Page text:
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Companies have the ability to grow fast and furiously during expanding economic and market conditions. This pace might become less justified when a company becomes so big that it loses its focus or financial resources no longer support the size of an organization. Corporate downsizing can be the result of these scenarios, and it could unfold in different ways. Sometimes, the industry dictates the standard type of downsizing, such as employees being furloughed or given an opportunity to retire early. An unfortunate type of corporate downsizing involves layoffs.
When an organization undergoes a corporate downsizing, it may see a near-immediate rise in income. This is due to the fact that there are less operational costs required to manage a smaller staff. There may still be a price to pay later when conditions improve if a downsized entity is no longer competitive with industry rivals. This may especially be the case if a company downsizes for internal reasons as opposed to broader economic problems that ripple throughout a market sector. Nonetheless, when a company decides to downsize, there are different ways to go about it.
Layoffs are a common form of corporate downsizing. A company may decide to reduce its workforce by a given percentage and make cuts accordingly. Job cuts could be made across entire divisions, or select personnel may be released based on individual roles.
Remaining employees may be expected to perform some of the tasks that were part of the job functions of the departing staff members. Layoffs might inspire fear throughout an organization among remaining employees who face uncertainty. Also, in an environment of corporate downsizing, a company may redirect employees from nonessential to more core and appropriate roles to prevent further staff reductions.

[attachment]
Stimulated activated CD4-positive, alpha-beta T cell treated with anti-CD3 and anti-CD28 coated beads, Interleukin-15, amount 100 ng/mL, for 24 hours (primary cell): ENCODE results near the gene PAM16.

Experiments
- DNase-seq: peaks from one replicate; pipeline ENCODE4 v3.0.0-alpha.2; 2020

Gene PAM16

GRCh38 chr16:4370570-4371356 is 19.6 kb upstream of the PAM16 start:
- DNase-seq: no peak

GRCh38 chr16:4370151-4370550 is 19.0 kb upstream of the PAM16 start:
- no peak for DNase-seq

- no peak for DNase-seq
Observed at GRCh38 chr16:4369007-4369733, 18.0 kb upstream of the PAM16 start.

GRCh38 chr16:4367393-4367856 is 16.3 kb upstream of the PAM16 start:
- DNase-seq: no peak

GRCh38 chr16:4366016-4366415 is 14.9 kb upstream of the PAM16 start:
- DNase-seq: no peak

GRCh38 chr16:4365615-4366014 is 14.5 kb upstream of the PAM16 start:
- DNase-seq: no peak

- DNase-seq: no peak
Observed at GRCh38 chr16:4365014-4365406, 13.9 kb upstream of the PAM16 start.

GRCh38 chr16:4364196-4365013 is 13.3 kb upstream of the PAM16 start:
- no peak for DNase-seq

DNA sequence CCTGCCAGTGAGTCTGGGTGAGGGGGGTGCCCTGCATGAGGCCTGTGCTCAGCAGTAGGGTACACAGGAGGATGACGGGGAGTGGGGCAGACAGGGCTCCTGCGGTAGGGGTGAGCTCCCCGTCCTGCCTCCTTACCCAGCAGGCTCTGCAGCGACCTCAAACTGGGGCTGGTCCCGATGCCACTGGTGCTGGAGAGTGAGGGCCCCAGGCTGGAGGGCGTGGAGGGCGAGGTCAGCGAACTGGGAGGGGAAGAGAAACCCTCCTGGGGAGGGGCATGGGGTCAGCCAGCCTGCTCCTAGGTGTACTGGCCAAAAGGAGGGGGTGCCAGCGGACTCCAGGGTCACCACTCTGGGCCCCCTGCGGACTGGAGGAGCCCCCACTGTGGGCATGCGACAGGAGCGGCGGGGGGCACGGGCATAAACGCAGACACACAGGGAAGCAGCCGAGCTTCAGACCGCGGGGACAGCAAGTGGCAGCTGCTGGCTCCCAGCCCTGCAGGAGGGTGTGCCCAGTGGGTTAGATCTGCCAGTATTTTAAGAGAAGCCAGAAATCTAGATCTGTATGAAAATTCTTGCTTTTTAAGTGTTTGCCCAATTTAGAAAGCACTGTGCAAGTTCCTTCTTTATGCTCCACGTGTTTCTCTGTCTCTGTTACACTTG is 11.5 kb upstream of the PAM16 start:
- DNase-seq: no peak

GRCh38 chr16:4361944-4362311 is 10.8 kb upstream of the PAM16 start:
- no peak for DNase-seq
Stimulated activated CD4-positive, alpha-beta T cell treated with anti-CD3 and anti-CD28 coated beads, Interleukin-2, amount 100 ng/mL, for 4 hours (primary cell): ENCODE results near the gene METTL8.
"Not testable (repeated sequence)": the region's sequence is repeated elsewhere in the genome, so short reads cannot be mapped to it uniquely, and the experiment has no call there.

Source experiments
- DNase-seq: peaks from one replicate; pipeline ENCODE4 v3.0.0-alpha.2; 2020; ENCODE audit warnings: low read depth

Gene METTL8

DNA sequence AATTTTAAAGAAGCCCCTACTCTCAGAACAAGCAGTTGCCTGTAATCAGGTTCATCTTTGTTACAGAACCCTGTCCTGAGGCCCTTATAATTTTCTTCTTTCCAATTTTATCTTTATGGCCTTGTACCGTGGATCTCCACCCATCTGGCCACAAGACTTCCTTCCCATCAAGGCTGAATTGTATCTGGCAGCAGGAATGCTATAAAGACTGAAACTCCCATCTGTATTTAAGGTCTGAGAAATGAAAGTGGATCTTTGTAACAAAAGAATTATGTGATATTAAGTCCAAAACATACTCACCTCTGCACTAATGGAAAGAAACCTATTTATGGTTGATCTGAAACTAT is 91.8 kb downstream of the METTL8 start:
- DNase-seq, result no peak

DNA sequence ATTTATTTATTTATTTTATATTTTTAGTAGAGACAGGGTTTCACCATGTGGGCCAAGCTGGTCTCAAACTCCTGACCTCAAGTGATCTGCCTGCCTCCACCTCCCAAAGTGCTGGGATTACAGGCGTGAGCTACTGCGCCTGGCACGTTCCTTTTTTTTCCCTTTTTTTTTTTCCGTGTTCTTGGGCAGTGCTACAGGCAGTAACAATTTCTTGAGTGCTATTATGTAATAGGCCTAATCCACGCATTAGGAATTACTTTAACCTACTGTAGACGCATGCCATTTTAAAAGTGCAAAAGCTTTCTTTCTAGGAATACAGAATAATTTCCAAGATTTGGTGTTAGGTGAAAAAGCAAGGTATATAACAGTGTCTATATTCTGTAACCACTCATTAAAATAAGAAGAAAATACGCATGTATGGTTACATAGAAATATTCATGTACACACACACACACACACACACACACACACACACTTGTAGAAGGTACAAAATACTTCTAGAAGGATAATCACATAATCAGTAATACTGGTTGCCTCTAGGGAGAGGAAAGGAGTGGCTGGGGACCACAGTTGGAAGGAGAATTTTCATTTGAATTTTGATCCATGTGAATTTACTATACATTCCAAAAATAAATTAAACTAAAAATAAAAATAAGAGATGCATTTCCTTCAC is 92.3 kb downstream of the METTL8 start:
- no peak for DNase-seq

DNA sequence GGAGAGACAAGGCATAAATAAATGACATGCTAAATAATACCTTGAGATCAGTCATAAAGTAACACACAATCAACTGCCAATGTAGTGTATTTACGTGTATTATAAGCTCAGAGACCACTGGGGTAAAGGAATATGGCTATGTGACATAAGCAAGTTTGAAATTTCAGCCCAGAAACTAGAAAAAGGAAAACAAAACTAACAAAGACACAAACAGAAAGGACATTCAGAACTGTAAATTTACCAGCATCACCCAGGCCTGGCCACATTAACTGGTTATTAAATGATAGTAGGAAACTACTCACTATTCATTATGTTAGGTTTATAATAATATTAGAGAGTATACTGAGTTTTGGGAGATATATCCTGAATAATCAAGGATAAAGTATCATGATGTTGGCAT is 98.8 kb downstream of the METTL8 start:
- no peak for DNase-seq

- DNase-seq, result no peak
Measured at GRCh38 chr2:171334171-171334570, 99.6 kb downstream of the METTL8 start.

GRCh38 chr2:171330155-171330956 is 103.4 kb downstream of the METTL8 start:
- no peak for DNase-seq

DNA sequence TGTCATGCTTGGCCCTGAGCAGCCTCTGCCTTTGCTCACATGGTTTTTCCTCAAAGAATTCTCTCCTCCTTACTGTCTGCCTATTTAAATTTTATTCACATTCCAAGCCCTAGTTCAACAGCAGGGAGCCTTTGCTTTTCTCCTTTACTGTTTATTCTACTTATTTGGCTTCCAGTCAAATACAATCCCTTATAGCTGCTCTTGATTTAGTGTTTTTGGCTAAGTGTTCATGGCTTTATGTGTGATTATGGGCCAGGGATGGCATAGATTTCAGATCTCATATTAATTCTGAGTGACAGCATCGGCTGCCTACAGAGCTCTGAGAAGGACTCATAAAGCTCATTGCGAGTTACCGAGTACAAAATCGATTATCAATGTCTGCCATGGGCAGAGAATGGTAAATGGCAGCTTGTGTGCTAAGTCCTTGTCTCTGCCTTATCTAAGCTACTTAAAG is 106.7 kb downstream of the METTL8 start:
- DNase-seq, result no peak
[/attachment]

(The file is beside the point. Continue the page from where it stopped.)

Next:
A corporate downsizing may also lead an organization to issue furloughs, or to temporarily lay off workers. This practice is common throughout the airline industry when the sector is facing economic challenges, such as unreasonably high fuel prices. In the event that profits improve and a company is in a position to grow once again, furloughed employees may be rehired.
Early retirement packages are another form of corporate downsizing. Organizations that need to reduce staff could offer early retirement to employees who have worked with the entity for a certain number of years. Employees retain the choice of whether to accept the offers, which could include certain retirement benefits.
@Scrbblchick -- I wonder if we work for the same company. We've been seeing the same thing. Our company president said he was taking a voluntary $15,000 annual pay cut. My heart bleeds for him. This means he will only make about $300K next year.
If you look at our pay structure, there is a *huge* disparity between the salaries for management and those of the hourly employees. Huge disparity, like 45 percent, and much more than that, in some cases.
Downsizing some of the top salaries would help our company's bottom line and improve morale, too. We feel like we the lowly are the ones making all the sacrifices, when management hasn't had to make too many at all.
Usually, "downsizing" is synonymous with "layoffs." At my company, in 2010, we had two longtime department heads retire. One of our senior employees also retired. Still, in the spring of 2011, we lost three positions in our department, along with the company receptionist.
One department which used to have a manager, two employees and an assistant is down to a manager and an assistant. We just haven't re-hired. So, I'm not even in that department, but I'm doing everything the assistant used to do, plus my own job. I tell myself it's job security, but I don't know. Morale is in the dumpster around my office.
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